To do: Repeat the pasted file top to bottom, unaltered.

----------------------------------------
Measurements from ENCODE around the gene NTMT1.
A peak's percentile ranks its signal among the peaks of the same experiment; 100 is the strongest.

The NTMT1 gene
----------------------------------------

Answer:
Measurements from ENCODE around the gene NTMT1.
A peak's percentile ranks its signal among the peaks of the same experiment; 100 is the strongest.

The NTMT1 gene